Merkel police improving communication when sorting criteria for Amber Alerts


MERKEL, Texas - After hours of trying to determine the whereabouts of Zoey Limon Wednesday, authorities contacted the Texas Department of Public Safety State Operations Center in Austin and an Amber Alert was issued - but just hours later it was discontinued.

Limon was found later that evening, but the status changed even before she was found.

"The Amber Alert needed to be discontinued because of the … information that we received," said Sgt. Christopher Ortiz with the Merkel Police Department.

That information Ortiz is referring to came from the teen's mother, but he wouldn't elaborate as the investigation is ongoing.

However, it's the factor in why the situation was downgraded from an Amber Alert to that of a "runaway/endangered child."

"That's where the confusion came into play," Ortiz said.

While Limon couldn't voluntarily leave -- she is 13, and isn't old enough to legally consent -- the bar of issuing an Amber Alert is set high.

If the child is 13 or younger, law enforcement needs to determine if the child was taken unwillingly among other things. If the child is taken without the permission of their legal guardian then it meets the requirement for the amber alert. If the child is taken by a parent or guardian, an Amber Alert can be issued if a murder or attempted murder was committed.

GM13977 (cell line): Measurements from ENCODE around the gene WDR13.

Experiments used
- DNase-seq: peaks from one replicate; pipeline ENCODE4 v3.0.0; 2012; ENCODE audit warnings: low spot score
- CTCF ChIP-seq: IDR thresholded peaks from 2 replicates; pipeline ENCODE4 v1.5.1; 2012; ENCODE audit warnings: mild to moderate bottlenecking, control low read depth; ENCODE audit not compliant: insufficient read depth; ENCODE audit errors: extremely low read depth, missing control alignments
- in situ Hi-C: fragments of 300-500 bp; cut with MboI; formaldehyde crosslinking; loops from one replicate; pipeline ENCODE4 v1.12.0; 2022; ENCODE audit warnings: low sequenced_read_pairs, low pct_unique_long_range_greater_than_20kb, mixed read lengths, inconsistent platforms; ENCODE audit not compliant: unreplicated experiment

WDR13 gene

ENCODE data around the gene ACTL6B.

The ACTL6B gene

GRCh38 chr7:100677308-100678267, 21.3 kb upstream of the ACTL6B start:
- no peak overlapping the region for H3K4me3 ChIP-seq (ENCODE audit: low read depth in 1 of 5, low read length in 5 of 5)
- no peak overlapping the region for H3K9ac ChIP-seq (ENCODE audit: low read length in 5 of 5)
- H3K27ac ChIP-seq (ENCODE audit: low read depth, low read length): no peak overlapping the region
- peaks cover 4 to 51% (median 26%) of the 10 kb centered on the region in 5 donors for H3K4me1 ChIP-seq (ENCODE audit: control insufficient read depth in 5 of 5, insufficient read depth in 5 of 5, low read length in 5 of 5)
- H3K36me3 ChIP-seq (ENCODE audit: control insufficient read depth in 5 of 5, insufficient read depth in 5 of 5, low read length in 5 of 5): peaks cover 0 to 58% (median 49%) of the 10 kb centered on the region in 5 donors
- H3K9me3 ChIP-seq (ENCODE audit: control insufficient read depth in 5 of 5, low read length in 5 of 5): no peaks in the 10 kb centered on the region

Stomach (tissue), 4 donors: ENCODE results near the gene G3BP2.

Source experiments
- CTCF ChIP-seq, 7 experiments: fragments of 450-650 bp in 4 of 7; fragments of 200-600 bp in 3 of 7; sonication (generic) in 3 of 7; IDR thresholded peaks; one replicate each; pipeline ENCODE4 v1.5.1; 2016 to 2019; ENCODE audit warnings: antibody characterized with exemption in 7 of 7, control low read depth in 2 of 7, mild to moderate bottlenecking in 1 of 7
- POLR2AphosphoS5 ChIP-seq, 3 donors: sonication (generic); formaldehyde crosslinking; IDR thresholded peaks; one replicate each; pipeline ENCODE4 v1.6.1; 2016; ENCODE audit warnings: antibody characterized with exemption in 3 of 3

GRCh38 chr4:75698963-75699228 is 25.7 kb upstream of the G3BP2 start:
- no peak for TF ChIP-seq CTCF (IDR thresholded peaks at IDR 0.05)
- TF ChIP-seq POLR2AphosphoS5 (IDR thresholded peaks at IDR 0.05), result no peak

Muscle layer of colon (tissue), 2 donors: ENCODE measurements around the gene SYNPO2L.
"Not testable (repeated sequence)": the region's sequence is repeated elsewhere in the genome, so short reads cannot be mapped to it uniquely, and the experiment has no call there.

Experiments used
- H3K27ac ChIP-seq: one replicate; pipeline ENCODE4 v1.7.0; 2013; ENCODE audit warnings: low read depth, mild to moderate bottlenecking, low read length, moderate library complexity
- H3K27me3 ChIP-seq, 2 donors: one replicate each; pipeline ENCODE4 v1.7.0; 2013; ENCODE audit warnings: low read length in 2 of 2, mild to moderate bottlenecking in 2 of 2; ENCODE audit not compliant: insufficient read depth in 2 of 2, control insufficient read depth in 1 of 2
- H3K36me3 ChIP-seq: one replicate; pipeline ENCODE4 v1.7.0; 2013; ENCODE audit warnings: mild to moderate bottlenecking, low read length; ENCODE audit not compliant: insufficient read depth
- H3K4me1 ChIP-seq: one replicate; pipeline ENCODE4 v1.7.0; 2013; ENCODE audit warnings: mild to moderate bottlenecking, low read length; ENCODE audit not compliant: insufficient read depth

Furthermore, law enforcement has to have reason to believe the child is in immediate danger.

Merkel police had to evaluate all the pieces of Zoey's disappearance, and that information then had to be relayed to other agencies for the Amber Alert.

"During that process, there could be times and lapses when communication is not at its strongest point. But we have fixed that issue, Ortiz said.

None of the three suspects involved in Limon's Amber Alert have been charged at this time.

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